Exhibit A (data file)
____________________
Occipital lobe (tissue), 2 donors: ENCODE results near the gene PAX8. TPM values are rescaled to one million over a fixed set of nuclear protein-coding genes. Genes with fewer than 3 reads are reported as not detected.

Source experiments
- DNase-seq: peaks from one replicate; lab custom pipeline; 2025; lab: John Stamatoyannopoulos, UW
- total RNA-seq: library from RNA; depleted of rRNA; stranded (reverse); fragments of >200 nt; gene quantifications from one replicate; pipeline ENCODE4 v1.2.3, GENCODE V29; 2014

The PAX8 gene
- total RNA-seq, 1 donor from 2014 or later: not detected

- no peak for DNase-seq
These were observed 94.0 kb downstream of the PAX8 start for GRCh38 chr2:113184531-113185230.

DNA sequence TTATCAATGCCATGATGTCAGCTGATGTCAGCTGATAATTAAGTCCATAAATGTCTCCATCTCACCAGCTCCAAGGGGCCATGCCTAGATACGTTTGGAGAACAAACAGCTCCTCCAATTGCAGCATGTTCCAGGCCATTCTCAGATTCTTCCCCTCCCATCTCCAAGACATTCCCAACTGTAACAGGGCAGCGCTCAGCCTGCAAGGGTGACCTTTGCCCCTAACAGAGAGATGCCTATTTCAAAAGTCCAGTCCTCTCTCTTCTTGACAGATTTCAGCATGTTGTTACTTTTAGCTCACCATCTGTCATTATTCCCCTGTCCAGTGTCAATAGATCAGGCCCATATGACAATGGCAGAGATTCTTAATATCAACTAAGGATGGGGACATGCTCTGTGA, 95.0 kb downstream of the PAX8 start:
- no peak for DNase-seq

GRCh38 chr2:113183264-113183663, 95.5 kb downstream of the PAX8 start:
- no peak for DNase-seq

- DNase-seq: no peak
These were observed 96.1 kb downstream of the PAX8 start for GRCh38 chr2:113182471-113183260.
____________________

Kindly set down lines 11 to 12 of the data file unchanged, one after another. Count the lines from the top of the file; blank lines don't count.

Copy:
GRCh38 chr2:113183264-113183663, 95.5 kb downstream of the PAX8 start:
- no peak for DNase-seq